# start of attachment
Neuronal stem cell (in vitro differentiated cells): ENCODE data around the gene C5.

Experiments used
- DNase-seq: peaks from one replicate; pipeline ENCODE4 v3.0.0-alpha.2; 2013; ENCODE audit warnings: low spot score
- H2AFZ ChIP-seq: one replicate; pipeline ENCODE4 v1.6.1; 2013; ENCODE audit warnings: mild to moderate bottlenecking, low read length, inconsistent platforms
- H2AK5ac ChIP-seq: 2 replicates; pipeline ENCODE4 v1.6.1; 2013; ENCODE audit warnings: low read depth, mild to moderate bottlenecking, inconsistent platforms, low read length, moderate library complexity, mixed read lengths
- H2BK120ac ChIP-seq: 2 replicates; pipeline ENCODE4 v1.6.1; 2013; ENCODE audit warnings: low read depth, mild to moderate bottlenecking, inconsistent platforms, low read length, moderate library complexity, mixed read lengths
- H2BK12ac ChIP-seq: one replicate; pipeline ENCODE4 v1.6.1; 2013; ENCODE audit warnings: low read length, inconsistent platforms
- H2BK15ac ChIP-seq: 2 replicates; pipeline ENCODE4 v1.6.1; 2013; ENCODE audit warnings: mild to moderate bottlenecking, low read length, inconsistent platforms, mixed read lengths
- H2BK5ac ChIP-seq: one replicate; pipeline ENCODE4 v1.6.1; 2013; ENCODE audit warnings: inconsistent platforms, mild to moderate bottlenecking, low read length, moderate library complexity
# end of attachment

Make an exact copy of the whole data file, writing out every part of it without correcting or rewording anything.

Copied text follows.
Neuronal stem cell (in vitro differentiated cells): ENCODE data around the gene C5.

Experiments used
- DNase-seq: peaks from one replicate; pipeline ENCODE4 v3.0.0-alpha.2; 2013; ENCODE audit warnings: low spot score
- H2AFZ ChIP-seq: one replicate; pipeline ENCODE4 v1.6.1; 2013; ENCODE audit warnings: mild to moderate bottlenecking, low read length, inconsistent platforms
- H2AK5ac ChIP-seq: 2 replicates; pipeline ENCODE4 v1.6.1; 2013; ENCODE audit warnings: low read depth, mild to moderate bottlenecking, inconsistent platforms, low read length, moderate library complexity, mixed read lengths
- H2BK120ac ChIP-seq: 2 replicates; pipeline ENCODE4 v1.6.1; 2013; ENCODE audit warnings: low read depth, mild to moderate bottlenecking, inconsistent platforms, low read length, moderate library complexity, mixed read lengths
- H2BK12ac ChIP-seq: one replicate; pipeline ENCODE4 v1.6.1; 2013; ENCODE audit warnings: low read length, inconsistent platforms
- H2BK15ac ChIP-seq: 2 replicates; pipeline ENCODE4 v1.6.1; 2013; ENCODE audit warnings: mild to moderate bottlenecking, low read length, inconsistent platforms, mixed read lengths
- H2BK5ac ChIP-seq: one replicate; pipeline ENCODE4 v1.6.1; 2013; ENCODE audit warnings: inconsistent platforms, mild to moderate bottlenecking, low read length, moderate library complexity